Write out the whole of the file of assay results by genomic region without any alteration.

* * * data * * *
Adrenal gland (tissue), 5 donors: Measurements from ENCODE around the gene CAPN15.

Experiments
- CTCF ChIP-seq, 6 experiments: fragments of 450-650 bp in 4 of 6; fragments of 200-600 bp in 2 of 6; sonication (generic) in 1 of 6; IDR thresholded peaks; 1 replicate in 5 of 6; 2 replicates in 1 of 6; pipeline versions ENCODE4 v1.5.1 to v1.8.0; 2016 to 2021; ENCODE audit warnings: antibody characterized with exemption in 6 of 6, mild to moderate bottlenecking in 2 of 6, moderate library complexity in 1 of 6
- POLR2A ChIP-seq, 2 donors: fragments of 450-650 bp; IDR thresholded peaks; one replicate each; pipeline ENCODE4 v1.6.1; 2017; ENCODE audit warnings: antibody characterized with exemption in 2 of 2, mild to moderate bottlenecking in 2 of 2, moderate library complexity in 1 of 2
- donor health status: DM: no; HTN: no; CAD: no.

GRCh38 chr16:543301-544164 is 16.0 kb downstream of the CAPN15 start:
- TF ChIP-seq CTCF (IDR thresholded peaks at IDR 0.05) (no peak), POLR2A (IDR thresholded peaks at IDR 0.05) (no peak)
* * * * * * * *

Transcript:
Adrenal gland (tissue), 5 donors: Measurements from ENCODE around the gene CAPN15.

Experiments
- CTCF ChIP-seq, 6 experiments: fragments of 450-650 bp in 4 of 6; fragments of 200-600 bp in 2 of 6; sonication (generic) in 1 of 6; IDR thresholded peaks; 1 replicate in 5 of 6; 2 replicates in 1 of 6; pipeline versions ENCODE4 v1.5.1 to v1.8.0; 2016 to 2021; ENCODE audit warnings: antibody characterized with exemption in 6 of 6, mild to moderate bottlenecking in 2 of 6, moderate library complexity in 1 of 6
- POLR2A ChIP-seq, 2 donors: fragments of 450-650 bp; IDR thresholded peaks; one replicate each; pipeline ENCODE4 v1.6.1; 2017; ENCODE audit warnings: antibody characterized with exemption in 2 of 2, mild to moderate bottlenecking in 2 of 2, moderate library complexity in 1 of 2
- donor health status: DM: no; HTN: no; CAD: no.

GRCh38 chr16:543301-544164 is 16.0 kb downstream of the CAPN15 start:
- TF ChIP-seq CTCF (IDR thresholded peaks at IDR 0.05) (no peak), POLR2A (IDR thresholded peaks at IDR 0.05) (no peak)